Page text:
Now before someone asks, Leman ends his blog post…
By the way, I should say the theory I just put out there concerning the meaning of “law of commandments in decrees” could never be fully verified as it is an example of trying to fill in a gap left by the writer. We can only guess what fills in the gap. The guess that “law of commandments in decrees” means the whole Torah has huge problems, not least of which is that is a strange way of describing Torah as a whole.
My take away from reviewing Kinbar’s, Woods’ and Leman’s work is that the concept of two unique and complementary groups, one made up of Jews and the other of Gentiles, operating within a single Ekklesia, and indeed, providing mutual blessings to one another, is certainly supportable from a Biblical viewpoint that is Israel-focused and Judaically-oriented, and may well represent the Apostle Paul’s original viewpoint.
Adopting that viewpoint requires divorcing ourselves from the more traditional Christian exegetical perspective on Paul in particular and the Bible in general, so that we may attempt to recapture the actual context and meaning of Paul and the other Bible writers, who were attempting to communicate how God’s vast, sweeping redemptive plan for Israel and the nations was to unfold, first through the Torah, then the Prophets, and finally the revelation of Messiah.
Reviews, by their nature, can only capture a snapshot of the works being reviewed. Again, I encourage you to go to Leman’s blog, and to read the articles written by Kinbar and Woods in the current issue of Messiah Journal to get the full message of what they are presenting. While not everyone who reads my blog may agree with what they have to say, you will see that there are compelling counterarguments to the traditions that have been handed down in the Church for so many centuries. I believe those counter-perspectives must be considered and ultimately accepted by believers in order for Jews and Gentiles in the Body of Messiah to apprehend the true meaning of “one new man.”
In Part 1, I said that in order to understand the role and purpose of the Messianic Gentile, we needed to understand the role of the Messianic Jew in the Ekklesia. So what did we Gentiles learn about ourselves? Hopefully, I illustrated that our role is to be joined with Israel, not to become or replace Israel. And as I’ve stated before, our purpose in the Ekklesia, in response to being blessed by the Jewish people and the promises God made to Abraham, is to support and encourage Jewish Torah observance and covenant obedience, for without an Israel oriented toward God, there is no redemption for the world.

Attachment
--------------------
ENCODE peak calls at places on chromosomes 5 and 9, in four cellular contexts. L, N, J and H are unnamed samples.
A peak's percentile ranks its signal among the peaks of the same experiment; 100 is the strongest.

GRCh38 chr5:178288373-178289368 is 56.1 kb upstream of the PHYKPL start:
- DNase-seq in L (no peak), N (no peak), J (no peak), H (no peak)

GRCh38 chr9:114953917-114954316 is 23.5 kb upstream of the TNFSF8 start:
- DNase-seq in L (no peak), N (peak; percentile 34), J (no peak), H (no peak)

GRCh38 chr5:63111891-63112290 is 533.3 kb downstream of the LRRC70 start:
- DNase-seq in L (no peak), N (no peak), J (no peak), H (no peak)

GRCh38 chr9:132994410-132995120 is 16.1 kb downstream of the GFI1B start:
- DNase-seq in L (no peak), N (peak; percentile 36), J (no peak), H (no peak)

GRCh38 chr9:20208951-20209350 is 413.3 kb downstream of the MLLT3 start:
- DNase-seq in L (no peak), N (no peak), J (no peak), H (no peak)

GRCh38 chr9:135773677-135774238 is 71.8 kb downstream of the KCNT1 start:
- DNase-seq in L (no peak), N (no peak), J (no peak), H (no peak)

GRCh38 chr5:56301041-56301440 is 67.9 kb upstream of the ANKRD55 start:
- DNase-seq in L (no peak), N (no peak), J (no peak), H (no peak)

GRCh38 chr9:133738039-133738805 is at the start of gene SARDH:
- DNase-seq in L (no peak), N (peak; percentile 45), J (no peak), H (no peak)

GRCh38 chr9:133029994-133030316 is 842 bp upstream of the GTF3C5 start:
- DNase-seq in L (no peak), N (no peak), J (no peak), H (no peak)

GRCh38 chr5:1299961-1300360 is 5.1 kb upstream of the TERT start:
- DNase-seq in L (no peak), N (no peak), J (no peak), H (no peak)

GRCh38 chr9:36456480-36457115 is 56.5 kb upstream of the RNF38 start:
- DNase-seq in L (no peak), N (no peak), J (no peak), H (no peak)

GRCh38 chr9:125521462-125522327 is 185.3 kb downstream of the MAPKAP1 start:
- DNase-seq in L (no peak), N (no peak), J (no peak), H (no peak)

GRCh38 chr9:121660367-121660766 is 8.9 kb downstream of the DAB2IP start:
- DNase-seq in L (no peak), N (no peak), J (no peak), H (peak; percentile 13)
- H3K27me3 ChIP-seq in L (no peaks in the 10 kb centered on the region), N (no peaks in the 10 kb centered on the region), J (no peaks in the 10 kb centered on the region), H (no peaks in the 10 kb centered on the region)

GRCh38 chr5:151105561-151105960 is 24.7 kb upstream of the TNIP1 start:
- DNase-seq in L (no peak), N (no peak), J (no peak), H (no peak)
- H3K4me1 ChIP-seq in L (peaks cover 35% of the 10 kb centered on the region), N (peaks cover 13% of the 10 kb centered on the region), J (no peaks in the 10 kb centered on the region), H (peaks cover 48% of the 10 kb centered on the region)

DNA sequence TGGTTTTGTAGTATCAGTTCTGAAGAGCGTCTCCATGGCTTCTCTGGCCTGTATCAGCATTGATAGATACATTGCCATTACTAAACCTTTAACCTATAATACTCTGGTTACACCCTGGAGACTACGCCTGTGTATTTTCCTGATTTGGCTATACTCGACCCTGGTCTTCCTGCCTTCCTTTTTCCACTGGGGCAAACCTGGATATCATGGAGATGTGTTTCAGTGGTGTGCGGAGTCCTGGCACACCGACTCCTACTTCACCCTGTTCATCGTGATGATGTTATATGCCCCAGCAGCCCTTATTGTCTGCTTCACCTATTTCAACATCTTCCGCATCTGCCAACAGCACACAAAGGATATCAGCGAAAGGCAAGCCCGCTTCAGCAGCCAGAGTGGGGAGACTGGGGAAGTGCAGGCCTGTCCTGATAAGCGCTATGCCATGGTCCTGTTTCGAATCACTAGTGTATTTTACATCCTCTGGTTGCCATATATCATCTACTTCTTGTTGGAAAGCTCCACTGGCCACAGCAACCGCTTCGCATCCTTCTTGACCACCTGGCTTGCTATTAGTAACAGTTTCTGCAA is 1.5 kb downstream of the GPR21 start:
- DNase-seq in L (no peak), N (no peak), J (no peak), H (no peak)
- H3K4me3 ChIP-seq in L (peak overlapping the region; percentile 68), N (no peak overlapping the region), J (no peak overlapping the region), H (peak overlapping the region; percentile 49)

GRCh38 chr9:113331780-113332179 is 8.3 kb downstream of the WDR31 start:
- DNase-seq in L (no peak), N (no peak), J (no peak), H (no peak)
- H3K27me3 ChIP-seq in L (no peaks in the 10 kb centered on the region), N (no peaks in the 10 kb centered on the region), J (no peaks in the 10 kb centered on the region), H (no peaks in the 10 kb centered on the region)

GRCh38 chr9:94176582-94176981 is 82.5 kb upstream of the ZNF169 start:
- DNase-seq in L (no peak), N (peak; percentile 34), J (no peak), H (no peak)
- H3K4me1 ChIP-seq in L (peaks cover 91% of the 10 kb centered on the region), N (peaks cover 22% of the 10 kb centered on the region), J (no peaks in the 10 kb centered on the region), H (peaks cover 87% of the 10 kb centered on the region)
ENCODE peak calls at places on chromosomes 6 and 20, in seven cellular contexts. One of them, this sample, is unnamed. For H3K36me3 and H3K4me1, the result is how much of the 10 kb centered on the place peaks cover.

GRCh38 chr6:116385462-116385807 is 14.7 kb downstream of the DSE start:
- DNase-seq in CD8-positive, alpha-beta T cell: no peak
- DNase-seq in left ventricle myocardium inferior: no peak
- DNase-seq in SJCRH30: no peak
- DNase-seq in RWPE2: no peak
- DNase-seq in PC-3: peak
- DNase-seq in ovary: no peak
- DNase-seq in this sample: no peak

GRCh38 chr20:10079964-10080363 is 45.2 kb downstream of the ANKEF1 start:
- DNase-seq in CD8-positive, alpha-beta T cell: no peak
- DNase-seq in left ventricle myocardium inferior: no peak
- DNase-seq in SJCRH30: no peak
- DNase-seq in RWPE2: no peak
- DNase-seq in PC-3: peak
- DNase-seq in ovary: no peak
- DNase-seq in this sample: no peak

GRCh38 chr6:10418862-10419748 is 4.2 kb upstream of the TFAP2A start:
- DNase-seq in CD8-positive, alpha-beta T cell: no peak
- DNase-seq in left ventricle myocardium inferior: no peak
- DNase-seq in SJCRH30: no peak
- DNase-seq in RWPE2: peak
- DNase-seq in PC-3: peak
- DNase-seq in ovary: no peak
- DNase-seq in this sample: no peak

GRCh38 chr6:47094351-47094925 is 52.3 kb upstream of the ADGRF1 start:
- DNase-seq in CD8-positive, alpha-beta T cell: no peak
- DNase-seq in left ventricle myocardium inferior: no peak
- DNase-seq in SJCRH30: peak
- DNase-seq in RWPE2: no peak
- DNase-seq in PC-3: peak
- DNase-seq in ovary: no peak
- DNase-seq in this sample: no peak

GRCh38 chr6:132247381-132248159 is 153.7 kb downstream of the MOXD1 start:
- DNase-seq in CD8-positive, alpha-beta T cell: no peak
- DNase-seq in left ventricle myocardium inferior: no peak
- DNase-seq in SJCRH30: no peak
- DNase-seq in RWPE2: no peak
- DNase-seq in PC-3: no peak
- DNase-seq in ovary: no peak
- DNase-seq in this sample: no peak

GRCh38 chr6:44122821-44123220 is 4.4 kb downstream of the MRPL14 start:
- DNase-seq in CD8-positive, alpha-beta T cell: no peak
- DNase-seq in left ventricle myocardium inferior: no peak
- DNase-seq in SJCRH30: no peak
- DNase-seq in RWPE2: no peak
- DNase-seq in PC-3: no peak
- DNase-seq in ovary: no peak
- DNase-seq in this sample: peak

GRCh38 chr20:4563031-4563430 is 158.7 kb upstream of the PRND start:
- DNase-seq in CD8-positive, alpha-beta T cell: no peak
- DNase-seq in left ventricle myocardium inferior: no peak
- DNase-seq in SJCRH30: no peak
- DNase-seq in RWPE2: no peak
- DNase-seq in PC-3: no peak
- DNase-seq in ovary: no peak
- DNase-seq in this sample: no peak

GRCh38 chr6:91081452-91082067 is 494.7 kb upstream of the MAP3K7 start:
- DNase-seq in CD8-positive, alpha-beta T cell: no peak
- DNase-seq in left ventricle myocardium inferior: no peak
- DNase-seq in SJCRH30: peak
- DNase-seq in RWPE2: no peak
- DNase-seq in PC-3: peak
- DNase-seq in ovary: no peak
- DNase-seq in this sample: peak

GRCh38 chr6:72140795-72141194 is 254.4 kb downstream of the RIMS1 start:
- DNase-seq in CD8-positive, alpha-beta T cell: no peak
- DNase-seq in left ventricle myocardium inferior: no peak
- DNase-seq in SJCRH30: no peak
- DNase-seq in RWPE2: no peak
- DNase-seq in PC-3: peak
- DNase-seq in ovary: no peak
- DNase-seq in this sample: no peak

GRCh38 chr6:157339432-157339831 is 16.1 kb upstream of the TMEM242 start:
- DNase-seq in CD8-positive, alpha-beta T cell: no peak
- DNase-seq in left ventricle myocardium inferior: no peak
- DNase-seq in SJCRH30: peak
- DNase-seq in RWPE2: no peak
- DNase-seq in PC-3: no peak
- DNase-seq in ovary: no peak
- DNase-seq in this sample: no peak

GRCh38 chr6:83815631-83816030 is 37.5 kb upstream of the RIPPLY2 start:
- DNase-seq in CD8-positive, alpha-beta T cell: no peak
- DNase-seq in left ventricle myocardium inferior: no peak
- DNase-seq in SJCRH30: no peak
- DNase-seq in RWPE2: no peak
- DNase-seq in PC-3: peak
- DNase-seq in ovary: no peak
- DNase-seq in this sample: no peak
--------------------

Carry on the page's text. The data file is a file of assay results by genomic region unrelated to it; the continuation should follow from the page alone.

14 thoughts on “Abraham, Ephesians 2, and the Unique Jewish Mission, Part 2”
I agree with the examples of gender distinction to help understand Jew/Gentile distinctions. He made us male and female, yet we marry and become “one flesh” while not forfeiting those distinctions, and the church has understood this. Why is it so difficult to see it regarding Jew/Gentile?
Regarding Jew/ Gentile enmity, it’s interesting that one of the first acts during the revolt of 66 AD, just a few years after Ephesians was written (60-63 AD), is that Gentiles were prohibited from offering sacrifices at the Temple. Jewish distinction was most obvious and enforced there, and Gentiles flooding in to The Way, worshiping the God of the Jews – and making wrong assumptions about how they fit in – created problems then and we see the same thing happening today with Gentiles flooding in to the messianic movement and mostly making wrong assumptions about identity, yet there’s no solid and clear boundary like the temple, just Paul’s words misintrepreted to have redefined Jewish identity, i.e., a “true Jew” is not one outwardly – that is, ethnically – but has been inwardly or spiritually circumcised, that is, Gentiles).
If Matthew Thiessen (“Contesting Conversion”) and other scholars are correct and there was no such thing as gentile “conversion” or any possibility of someone “becoming Jewish” in ancient Israel – and highly contested in the second temple era – and using “circumcision” as a synonym for being Jewish is a wrong interpretation of Paul and makes a mess of what he’s saying (particularly in Romans) then we still have a lot more to learn.
The pervasiveness of non-ethnic religion, i.e., Christianity, has prevented us from perceiving how ethnic ‘gods’ and worship practices were in ancient times, which in turn prevents us from appreciating just how astounding it is that when most people say ‘God’ they mean the “God of the Jews”.
I’m excited about the trajectories both Jewish and Christian scholars are on regarding how to understand Paul and there’s a few forthcoming works I hope to get my hands on soon (I hope they aren’t too pricy 🙂 )
Starting tomorrow, I begin a multi-part series that reviews the new Nanos and Zetterholm book Paul within Judaism: Restoring the First-Century Context to the Apostle, speaking of a “few forthcoming works”. I think you’ll enjoy it (them, actually…the reviews and the book).
Yes, I have that book too, and will look forward to your reviews.